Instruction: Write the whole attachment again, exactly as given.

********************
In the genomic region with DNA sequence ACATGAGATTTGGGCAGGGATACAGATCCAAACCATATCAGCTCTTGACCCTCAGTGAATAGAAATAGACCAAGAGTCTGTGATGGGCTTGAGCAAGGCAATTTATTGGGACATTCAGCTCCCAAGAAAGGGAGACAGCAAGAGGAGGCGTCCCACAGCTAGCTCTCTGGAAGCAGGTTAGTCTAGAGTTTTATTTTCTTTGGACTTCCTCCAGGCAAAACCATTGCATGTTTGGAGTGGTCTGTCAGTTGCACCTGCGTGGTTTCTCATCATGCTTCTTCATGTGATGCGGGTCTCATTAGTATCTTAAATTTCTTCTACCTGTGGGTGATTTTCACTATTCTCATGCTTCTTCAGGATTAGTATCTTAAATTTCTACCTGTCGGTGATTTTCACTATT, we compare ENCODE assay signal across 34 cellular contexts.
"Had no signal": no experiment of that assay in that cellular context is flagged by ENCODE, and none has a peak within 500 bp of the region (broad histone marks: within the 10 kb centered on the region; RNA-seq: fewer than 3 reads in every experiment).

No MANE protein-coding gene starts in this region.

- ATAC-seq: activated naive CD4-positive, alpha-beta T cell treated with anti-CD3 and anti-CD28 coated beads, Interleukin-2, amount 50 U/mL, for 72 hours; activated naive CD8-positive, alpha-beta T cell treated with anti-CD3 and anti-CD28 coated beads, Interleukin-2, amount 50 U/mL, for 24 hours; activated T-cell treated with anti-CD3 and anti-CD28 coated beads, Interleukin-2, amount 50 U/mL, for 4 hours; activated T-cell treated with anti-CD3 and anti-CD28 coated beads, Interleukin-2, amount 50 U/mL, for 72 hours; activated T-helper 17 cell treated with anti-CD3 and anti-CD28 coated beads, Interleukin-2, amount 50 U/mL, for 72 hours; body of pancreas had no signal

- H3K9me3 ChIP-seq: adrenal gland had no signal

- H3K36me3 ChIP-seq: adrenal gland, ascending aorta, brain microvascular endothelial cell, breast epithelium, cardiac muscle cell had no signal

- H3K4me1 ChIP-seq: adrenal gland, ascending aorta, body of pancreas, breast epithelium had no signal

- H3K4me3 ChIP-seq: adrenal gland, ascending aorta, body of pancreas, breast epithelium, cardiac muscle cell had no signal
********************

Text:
In the genomic region with DNA sequence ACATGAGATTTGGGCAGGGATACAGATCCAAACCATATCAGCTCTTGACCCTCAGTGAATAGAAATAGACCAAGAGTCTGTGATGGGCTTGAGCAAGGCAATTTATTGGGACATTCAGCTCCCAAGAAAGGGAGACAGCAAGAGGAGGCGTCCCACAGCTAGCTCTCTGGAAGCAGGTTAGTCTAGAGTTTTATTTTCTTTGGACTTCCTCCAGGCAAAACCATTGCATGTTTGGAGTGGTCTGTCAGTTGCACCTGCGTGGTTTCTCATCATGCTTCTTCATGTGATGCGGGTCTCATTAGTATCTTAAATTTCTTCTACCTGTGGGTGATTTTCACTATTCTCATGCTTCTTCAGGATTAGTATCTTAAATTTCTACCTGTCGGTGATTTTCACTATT, we compare ENCODE assay signal across 34 cellular contexts.
"Had no signal": no experiment of that assay in that cellular context is flagged by ENCODE, and none has a peak within 500 bp of the region (broad histone marks: within the 10 kb centered on the region; RNA-seq: fewer than 3 reads in every experiment).

No MANE protein-coding gene starts in this region.

- ATAC-seq: activated naive CD4-positive, alpha-beta T cell treated with anti-CD3 and anti-CD28 coated beads, Interleukin-2, amount 50 U/mL, for 72 hours; activated naive CD8-positive, alpha-beta T cell treated with anti-CD3 and anti-CD28 coated beads, Interleukin-2, amount 50 U/mL, for 24 hours; activated T-cell treated with anti-CD3 and anti-CD28 coated beads, Interleukin-2, amount 50 U/mL, for 4 hours; activated T-cell treated with anti-CD3 and anti-CD28 coated beads, Interleukin-2, amount 50 U/mL, for 72 hours; activated T-helper 17 cell treated with anti-CD3 and anti-CD28 coated beads, Interleukin-2, amount 50 U/mL, for 72 hours; body of pancreas had no signal

- H3K9me3 ChIP-seq: adrenal gland had no signal

- H3K36me3 ChIP-seq: adrenal gland, ascending aorta, brain microvascular endothelial cell, breast epithelium, cardiac muscle cell had no signal

- H3K4me1 ChIP-seq: adrenal gland, ascending aorta, body of pancreas, breast epithelium had no signal

- H3K4me3 ChIP-seq: adrenal gland, ascending aorta, body of pancreas, breast epithelium, cardiac muscle cell had no signal